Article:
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Recycling Lives creates another £8m social value

A leading business continues to save the taxpayer millions by rehabilitating offenders, supporting the homeless and redistributing food.

Recycling Lives’ charitable programmes created social value – through savings to the taxpayer and communities – worth £8million in 2017/18.

The Preston-headquartered recycling and waste management business is unique in running a social enterprise and charity alongside its commercial operations. These reduce reoffending by rehabilitating offenders, reduce welfare dependency by supporting the homeless, and redistribute food to reduce charities’ running costs; all creating savings to the taxpayer and communities.

Now it has published its third annual Social Value Report detailing the financial and real-life impact of its work.

Offender rehabilitation

By reducing reoffending Recycling Lives created savings to taxpayer worth £4.5m in 2017/18.

It runs 11 prison-based recycling and fabrication workshops, employing 250 men and women and supporting each to secure work and housing ready for release. It is the most successful offender rehabilitation programme of its kind in the UK, recording unprecedented results for reducing reoffending. Of 66 men and women released from the programme in 2017/18 only three reoffended – a rate of less than 5%. The national average is around 67%. Its success rate in supporting ex-offenders into employment is as significant, as more than 70% moved into work, compared to a national average of around 27%.

Case study: Mother-of-three Yukyin has been able to set up home with her family again after being supported in prison to improve her skills and secure full-time work with Recycling Lives on release.

Residential support

By reducing welfare dependency Recycling Lives created savings to the taxpayer worth £167,000 in 2017/18.

Recycling Lives’ residential charity offers accommodation, support and training to men facing homelessness. It supported six men into work and independent housing in the last year.

Case study: Father-of-three Jason is living in his own flat and working full-time for Recycling Lives while training to become an HGV driver, allowing him to further support his family, after going through the residential charity.

Food redistribution

By reducing running costs for charitable groups Recycling Lives created savings worth £3.4m in 2017/18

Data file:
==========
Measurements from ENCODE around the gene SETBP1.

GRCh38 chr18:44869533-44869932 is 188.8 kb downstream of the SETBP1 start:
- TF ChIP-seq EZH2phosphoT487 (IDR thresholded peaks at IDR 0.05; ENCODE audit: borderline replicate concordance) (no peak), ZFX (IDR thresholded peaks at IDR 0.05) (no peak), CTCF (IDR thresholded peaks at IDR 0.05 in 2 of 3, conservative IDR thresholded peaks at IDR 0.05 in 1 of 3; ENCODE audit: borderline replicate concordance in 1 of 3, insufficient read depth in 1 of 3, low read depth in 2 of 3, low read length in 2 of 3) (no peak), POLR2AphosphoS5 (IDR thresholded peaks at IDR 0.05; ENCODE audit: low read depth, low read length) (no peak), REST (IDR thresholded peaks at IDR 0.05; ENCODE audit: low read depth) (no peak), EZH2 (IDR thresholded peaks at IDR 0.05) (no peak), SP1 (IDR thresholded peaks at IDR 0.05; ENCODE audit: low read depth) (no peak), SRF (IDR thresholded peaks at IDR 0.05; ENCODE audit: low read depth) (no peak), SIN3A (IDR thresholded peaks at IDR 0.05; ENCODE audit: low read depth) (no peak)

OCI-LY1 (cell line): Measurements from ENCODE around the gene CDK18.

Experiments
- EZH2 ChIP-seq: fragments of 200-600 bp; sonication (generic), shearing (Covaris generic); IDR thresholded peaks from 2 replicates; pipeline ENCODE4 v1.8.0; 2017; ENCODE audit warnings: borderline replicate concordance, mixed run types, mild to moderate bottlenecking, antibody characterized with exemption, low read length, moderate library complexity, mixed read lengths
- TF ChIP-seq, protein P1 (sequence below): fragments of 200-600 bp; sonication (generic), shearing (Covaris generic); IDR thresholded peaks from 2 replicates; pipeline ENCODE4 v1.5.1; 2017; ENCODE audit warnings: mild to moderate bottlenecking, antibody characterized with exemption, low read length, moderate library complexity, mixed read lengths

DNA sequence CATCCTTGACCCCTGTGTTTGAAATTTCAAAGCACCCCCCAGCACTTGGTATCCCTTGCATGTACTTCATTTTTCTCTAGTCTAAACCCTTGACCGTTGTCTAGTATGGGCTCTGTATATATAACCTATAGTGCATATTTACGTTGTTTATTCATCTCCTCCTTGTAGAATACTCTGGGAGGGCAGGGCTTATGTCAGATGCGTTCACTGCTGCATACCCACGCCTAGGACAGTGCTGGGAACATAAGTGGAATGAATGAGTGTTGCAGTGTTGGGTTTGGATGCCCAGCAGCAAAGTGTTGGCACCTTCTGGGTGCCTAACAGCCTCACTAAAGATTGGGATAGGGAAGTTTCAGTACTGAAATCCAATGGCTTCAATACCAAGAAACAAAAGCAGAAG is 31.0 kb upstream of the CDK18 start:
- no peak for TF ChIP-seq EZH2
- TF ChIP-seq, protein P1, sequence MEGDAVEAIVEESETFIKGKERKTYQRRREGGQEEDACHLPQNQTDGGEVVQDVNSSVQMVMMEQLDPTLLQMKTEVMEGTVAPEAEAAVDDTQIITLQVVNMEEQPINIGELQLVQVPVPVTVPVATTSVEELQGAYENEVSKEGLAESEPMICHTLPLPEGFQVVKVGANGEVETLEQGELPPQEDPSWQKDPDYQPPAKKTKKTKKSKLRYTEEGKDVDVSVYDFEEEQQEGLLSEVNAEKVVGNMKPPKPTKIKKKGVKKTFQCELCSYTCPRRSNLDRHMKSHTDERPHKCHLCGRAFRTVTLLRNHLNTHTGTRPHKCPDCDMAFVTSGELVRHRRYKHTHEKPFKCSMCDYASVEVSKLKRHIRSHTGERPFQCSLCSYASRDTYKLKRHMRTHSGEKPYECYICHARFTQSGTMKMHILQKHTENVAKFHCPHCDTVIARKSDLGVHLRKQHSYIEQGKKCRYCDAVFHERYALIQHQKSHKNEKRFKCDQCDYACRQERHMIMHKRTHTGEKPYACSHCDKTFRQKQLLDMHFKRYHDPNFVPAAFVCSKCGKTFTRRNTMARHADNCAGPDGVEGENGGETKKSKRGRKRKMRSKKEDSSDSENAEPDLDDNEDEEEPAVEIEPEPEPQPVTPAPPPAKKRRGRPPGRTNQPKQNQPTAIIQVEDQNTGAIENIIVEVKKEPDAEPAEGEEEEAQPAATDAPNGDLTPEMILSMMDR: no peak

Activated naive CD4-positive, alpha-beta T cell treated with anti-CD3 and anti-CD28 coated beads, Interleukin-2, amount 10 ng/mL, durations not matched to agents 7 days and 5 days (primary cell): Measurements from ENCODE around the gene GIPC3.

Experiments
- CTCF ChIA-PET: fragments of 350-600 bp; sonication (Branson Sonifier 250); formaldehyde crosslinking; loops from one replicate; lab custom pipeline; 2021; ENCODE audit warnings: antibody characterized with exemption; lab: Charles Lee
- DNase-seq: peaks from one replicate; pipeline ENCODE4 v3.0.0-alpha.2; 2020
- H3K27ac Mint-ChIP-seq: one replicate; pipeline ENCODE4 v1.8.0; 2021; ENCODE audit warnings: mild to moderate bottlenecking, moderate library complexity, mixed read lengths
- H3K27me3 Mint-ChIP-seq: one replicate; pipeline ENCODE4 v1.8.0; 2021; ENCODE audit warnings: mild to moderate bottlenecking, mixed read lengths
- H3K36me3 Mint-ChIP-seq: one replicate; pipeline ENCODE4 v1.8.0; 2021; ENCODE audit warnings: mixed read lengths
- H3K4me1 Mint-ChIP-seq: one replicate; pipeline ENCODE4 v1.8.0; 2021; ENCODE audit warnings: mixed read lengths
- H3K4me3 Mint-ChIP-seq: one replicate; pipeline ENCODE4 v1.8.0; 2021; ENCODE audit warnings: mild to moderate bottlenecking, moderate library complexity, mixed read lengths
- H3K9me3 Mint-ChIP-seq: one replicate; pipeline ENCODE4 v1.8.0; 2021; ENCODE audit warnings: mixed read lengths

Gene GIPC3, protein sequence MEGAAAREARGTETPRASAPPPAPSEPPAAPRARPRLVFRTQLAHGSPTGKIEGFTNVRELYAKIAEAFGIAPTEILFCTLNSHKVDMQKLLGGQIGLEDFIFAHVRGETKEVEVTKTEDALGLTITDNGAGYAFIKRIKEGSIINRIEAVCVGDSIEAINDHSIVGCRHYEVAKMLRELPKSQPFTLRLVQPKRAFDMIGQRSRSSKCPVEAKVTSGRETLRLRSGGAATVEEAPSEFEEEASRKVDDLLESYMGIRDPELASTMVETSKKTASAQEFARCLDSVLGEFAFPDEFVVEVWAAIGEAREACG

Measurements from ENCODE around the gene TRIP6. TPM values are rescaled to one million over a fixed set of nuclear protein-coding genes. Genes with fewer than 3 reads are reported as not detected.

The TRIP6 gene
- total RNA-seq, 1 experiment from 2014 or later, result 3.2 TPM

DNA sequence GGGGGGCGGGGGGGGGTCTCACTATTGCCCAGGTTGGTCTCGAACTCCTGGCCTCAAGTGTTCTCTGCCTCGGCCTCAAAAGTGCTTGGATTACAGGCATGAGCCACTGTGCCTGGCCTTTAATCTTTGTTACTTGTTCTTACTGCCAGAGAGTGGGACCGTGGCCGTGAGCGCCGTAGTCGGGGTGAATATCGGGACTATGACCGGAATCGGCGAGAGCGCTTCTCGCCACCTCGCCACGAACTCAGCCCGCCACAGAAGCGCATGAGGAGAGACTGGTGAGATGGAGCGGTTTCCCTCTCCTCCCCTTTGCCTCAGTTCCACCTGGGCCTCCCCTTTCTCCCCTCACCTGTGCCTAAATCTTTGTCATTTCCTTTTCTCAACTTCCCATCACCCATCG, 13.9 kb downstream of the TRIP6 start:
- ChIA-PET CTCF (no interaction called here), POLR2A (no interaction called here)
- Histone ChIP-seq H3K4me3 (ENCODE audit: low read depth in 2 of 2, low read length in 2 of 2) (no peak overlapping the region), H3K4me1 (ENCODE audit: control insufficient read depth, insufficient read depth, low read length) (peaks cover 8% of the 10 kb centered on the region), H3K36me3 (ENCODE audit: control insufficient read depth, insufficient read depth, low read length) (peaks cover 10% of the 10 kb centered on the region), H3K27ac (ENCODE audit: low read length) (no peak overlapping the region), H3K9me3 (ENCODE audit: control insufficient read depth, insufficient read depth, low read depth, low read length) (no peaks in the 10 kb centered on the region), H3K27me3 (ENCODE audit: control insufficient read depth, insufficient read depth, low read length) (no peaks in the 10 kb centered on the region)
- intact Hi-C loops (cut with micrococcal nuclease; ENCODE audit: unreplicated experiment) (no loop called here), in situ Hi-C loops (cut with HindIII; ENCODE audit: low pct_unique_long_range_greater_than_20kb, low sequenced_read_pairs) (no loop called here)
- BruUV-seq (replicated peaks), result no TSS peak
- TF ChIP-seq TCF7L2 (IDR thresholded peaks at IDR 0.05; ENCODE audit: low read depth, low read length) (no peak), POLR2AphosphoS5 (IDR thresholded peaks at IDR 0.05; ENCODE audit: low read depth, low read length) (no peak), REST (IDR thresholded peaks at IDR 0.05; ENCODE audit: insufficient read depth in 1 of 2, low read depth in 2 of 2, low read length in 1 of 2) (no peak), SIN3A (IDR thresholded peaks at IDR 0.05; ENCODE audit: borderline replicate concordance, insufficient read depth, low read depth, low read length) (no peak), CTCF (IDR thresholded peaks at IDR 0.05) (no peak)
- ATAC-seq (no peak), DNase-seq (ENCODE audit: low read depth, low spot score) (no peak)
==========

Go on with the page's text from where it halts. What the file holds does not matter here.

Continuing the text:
Recycling Lives runs a Food Redistribution Centre taking surplus goods from supermarkets to deliver to charities and community groups. It delivered 945,000 meals via 180 organisations across Lancashire and Cumbria in 2017/18, allowing groups to reduce their running costs and channel funds into their core objectives.

Case study: Pendleside Hospice uses food from the Food Redistribution Centre to feed patients with life-limiting illnesses, saving £20,000 from its annual running costs which it can then invest in direct patient care.

Each charitable programme is supported and sustained by Recycling Lives commercial operations, comprising recycling, waste management, compliance and recruitment businesses operating nationwide.

William Fletcher, Chief Executive of Recycling Lives Group, said: “Reporting our annual Social Value figures allows us to reflect on the massive impact of our work – of the lives changed and communities improved. We’re proud to tell stories of parents rebuilding lives with their children on release from prison, men living independently for the first time, and charities expanding their services for vulnerable communities. We are able to deliver these programmes as more and more businesses see the commercial and social value of working with us.”

Recycling Lives calculates the social value figures of savings created using national and government metrics around the cost of reoffending, the cost of welfare dependency and the benefits of food redistribution membership.

The £8m savings Recycling Lives created in 2017/18 follows delivering social value of £5.2m and £4.1m in 2016/17 and 2015/16 respectively. The business is committed to delivering social value relative to its business growth, which has expanded nationally and doubled its sales in recent years.

To read Recycling Lives’ Social Value Report, visit:

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